Of course, NCR/Delhi will need a lot more holistic effort and spend to get to Chennai's level but that's another story. Though any NCR person will tell you that the traffic cops' performance during the CWG2010 was nothing short of incredible. Maybe they need some stick too, but I'm not so sure!

Last edited by phamilyman : 23rd April 2014 at 18:12.
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Old 23rd April 2014, 22:35   #11
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Default Re: Supreme Court charts course for safer roads

For those who are interested, the judgment authored by Justice Ranjan Gogoi can be read here -- http://sci.nic.in/outtoday/295.pdf

Sometime last monsoon, the Bombay High Court suo moto took up the matter concerning the pathetic condition of roads in Mumbai after one of the judges wrote a note to the Chief Justice. Several presentations were made by Municipal Corporation & others but the matter seems to be in cold storage as it hasn't made any progress after October.
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Old 23rd April 2014, 23:20   #12
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Default Re: Supreme Court charts course for safer roads

Why are we arguing about a news article about a panel being formed? Nothing's been done yet, nothing.

That apart, people like us have been suggesting various remedies to our road infrastructure and traffic sense for a long time on media like these, but they fall on deaf ears. I've lost all hope for traffic reform in this nation.

I don't intend it to be a shameless self plug but I very recently wrote about this frustration on my blog, to quote:
Quote:
When in doubt about any road “rule”, honk and ye shall find an answer. If you’re unsure where to go, honk and someone might appear at your window and tell you where to go. Municipal authorities selected a few streets and painted intermittent white lines that we’re not sure why. Hmm, maybe they are there to let the road-user know they’re still in the correct direction....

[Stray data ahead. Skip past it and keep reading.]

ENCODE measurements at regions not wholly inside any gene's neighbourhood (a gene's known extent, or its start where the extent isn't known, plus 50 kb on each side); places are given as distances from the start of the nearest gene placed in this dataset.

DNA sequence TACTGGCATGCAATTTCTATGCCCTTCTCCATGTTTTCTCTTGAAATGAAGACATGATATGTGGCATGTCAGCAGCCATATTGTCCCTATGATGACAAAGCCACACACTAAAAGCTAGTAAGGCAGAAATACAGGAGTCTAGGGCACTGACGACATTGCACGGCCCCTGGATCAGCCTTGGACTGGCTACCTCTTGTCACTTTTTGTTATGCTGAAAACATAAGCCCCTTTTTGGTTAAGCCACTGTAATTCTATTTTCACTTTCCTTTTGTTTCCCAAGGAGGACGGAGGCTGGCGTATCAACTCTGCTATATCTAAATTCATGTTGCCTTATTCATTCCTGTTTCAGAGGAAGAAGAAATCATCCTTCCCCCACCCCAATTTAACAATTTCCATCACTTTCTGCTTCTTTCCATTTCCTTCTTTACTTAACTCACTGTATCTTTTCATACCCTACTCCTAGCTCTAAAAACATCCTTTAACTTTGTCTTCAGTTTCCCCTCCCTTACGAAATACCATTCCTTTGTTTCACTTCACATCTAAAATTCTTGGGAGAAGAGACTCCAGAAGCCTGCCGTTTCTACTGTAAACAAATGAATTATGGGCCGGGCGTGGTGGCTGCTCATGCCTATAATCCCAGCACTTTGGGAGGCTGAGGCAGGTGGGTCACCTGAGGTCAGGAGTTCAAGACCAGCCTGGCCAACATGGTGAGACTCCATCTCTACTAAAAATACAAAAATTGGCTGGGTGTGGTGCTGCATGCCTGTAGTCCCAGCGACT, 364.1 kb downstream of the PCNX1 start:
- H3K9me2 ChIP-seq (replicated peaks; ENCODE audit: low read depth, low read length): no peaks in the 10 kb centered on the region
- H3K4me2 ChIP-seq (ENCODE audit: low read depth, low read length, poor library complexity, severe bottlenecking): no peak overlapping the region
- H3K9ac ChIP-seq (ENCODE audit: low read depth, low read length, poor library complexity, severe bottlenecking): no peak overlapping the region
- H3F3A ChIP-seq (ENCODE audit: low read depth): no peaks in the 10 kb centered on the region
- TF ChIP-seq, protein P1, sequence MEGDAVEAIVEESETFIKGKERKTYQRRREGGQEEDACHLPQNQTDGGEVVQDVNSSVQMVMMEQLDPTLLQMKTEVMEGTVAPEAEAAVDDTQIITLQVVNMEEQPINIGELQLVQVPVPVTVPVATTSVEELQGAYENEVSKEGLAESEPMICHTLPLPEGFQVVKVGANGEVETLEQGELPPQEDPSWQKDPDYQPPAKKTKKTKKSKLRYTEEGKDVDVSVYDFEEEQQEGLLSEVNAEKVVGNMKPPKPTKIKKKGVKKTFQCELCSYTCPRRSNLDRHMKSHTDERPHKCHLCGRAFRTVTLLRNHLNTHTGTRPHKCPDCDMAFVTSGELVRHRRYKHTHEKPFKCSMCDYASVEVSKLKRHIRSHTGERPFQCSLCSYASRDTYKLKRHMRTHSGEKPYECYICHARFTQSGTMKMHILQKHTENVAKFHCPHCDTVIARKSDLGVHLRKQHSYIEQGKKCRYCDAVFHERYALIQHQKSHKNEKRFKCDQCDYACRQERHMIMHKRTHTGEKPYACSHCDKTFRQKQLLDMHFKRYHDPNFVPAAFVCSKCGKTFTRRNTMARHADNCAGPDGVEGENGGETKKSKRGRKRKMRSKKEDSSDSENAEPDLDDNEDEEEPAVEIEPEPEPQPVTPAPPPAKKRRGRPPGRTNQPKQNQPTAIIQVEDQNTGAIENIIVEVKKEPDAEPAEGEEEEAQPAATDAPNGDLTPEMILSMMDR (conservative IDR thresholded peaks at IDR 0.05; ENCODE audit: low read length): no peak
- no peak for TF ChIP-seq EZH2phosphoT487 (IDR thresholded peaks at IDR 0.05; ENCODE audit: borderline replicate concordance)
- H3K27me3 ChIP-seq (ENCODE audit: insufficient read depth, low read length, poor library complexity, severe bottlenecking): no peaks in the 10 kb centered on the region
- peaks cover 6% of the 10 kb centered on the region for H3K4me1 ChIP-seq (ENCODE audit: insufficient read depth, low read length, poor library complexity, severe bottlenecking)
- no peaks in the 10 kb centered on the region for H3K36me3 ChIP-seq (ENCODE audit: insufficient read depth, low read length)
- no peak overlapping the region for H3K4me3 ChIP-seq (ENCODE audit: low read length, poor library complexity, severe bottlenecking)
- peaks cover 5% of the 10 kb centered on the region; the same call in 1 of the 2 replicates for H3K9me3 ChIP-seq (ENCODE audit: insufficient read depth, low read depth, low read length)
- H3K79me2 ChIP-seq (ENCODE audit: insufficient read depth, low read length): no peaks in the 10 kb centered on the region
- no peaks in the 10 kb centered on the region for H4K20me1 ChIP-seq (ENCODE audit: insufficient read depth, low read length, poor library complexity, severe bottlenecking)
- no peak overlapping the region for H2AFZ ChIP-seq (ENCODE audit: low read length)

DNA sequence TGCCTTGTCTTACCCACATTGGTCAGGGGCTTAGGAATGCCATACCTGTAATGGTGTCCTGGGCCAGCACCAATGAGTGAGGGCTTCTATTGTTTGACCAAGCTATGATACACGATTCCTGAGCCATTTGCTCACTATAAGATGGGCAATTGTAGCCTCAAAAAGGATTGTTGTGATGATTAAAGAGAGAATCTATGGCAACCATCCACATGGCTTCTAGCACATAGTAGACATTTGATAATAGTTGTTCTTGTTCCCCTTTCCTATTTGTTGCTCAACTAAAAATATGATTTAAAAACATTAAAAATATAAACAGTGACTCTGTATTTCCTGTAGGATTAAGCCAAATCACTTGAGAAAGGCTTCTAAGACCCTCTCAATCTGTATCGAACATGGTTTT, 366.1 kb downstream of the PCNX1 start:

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Old 24th April 2014, 12:50   #13
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Default Re: Supreme Court charts course for safer roads

I see something interesting in the 2nd image.

The sales of 2-wheelers in India is about 5 - 6 times higher than that of cars. The fatality rate however is 1.5 times higher.

Something wrong with the chart or are motorcycles safer than cars?
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Old 24th April 2014, 14:24   #14
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I know this is off topic, so apologies upfront, but reading up articles like this, makes me wonder, whether the fact that the Supreme Court judges are Meritocratically determined, has any role to play in the present status that the Supreme Court is instigating or driving most of those decisions which our Democratically elected Government perhaps otherwise should!
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Old 24th April 2014, 16:17   #15
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Originally Posted by roy_libran View Post
I know this is off topic, so apologies upfront, but reading up articles like this, makes me wonder, whether the fact that the Supreme Court judges are Meritocratically determined, has any role to play in the present status that the Supreme Court is instigating or driving most of those decisions which our Democratically elected Government perhaps otherwise should!
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In a well founded democracy, the judiciary has powers to act in the public interest if the executive fails to perform its function. Constitutional posts are 'constitutional' for this purpose.

Citizen activism on a large scale is what is missing from our country.

The kinds of people that are attracted to the power of political office are different from the kind of person who will rise up to be a supreme court judge.